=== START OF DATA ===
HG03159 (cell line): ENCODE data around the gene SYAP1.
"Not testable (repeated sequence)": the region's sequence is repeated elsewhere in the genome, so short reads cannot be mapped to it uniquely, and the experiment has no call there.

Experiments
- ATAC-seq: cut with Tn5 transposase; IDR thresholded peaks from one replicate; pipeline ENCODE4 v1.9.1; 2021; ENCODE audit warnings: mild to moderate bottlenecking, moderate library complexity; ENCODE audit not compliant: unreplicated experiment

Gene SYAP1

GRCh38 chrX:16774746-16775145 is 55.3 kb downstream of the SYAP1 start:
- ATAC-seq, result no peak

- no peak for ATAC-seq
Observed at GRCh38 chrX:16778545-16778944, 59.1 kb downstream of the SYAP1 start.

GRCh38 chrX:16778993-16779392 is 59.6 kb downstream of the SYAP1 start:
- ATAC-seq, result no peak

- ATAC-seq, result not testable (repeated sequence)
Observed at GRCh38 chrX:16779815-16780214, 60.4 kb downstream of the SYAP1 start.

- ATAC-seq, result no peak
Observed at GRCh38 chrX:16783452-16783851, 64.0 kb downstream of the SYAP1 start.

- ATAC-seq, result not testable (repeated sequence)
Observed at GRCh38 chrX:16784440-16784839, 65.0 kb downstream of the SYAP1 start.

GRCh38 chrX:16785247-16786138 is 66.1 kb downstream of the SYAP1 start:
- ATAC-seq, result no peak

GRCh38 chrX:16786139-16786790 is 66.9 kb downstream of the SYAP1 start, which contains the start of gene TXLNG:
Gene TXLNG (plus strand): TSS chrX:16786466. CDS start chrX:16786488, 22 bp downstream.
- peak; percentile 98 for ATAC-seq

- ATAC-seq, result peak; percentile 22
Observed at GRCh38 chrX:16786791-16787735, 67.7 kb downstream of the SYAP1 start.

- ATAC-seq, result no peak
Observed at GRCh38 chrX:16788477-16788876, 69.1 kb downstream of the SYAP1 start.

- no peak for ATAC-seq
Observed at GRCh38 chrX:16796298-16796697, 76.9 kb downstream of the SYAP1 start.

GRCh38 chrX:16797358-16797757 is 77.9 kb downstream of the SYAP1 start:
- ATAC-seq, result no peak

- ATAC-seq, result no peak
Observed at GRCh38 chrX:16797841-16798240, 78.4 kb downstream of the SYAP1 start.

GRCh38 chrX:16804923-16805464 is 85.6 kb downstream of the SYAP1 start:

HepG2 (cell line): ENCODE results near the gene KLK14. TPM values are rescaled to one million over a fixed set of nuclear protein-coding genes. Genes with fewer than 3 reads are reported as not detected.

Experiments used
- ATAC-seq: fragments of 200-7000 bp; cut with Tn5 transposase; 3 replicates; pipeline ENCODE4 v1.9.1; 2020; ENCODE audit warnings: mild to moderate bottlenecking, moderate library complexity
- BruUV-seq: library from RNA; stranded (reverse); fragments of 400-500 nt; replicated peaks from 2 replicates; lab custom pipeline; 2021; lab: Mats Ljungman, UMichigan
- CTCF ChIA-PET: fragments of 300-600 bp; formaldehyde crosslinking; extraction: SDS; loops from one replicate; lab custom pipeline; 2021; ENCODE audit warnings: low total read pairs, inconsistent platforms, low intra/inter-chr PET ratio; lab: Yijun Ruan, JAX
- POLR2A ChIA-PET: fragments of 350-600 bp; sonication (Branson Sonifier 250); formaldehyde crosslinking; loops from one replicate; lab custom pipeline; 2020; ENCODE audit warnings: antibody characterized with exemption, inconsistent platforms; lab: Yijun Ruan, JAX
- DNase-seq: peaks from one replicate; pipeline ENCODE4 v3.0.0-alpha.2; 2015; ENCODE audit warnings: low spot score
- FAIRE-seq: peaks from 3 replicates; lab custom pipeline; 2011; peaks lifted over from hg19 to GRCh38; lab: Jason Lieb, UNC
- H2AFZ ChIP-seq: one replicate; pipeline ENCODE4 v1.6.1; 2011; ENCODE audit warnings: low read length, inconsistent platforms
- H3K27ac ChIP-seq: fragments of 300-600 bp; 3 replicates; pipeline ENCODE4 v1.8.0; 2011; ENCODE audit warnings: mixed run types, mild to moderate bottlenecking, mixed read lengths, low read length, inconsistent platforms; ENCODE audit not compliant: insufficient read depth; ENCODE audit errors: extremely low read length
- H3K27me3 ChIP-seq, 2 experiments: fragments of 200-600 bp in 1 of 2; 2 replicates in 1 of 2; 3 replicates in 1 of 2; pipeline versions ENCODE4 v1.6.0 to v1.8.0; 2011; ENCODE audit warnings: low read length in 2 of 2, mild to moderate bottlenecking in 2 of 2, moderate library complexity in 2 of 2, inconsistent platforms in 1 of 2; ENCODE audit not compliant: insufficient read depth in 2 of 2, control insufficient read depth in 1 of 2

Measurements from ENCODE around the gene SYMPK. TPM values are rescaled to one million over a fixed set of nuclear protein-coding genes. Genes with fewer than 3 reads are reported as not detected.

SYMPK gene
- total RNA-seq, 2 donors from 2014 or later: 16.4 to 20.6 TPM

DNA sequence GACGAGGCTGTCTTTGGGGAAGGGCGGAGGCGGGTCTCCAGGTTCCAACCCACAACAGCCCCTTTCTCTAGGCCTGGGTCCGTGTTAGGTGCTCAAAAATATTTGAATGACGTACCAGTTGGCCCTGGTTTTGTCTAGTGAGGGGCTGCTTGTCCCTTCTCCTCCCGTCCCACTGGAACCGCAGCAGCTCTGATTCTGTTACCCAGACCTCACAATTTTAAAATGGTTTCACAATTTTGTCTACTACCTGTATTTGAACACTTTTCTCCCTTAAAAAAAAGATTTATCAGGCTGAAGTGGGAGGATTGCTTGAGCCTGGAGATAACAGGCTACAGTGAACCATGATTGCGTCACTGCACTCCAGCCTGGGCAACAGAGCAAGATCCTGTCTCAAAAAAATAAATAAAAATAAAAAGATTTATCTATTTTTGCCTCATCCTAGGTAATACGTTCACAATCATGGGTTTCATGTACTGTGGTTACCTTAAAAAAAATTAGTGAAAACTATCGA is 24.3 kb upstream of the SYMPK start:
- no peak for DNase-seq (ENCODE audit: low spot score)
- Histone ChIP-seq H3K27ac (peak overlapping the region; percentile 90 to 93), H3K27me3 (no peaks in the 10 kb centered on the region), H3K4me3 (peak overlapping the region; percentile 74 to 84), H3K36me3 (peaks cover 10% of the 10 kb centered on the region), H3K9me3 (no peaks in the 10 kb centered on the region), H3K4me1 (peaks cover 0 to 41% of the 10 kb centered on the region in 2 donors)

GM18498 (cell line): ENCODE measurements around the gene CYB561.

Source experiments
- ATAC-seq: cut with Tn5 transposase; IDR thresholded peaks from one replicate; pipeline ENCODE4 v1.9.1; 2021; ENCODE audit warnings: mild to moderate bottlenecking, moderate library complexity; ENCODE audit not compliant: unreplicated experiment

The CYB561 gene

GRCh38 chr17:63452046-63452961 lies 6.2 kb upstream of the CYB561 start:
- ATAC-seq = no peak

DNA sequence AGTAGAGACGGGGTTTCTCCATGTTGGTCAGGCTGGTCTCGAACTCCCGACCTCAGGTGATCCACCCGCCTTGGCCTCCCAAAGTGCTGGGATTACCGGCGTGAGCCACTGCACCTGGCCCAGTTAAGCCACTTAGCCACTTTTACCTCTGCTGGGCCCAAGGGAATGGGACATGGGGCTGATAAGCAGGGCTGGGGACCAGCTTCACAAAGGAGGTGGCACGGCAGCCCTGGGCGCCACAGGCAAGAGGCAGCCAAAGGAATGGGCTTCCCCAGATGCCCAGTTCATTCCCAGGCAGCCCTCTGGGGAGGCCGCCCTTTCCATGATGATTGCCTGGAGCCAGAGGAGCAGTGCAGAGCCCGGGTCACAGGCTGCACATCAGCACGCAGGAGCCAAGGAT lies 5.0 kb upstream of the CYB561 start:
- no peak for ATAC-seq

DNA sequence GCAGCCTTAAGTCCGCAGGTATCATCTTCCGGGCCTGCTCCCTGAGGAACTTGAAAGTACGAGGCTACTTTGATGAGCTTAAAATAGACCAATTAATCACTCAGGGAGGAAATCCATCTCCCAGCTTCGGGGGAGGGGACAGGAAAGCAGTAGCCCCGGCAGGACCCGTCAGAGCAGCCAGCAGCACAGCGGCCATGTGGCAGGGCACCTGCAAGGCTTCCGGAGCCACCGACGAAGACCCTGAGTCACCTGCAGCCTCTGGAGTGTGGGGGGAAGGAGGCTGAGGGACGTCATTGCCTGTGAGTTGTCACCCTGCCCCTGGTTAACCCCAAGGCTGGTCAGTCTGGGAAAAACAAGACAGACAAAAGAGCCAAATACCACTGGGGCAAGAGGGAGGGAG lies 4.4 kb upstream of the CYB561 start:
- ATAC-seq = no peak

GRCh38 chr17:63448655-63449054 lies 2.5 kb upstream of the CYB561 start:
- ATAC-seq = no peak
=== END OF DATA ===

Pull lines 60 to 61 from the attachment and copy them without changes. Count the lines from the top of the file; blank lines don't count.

- ATAC-seq = no peak

GRCh38 chr17:63448655-63449054 lies 2.5 kb upstream of the CYB561 start: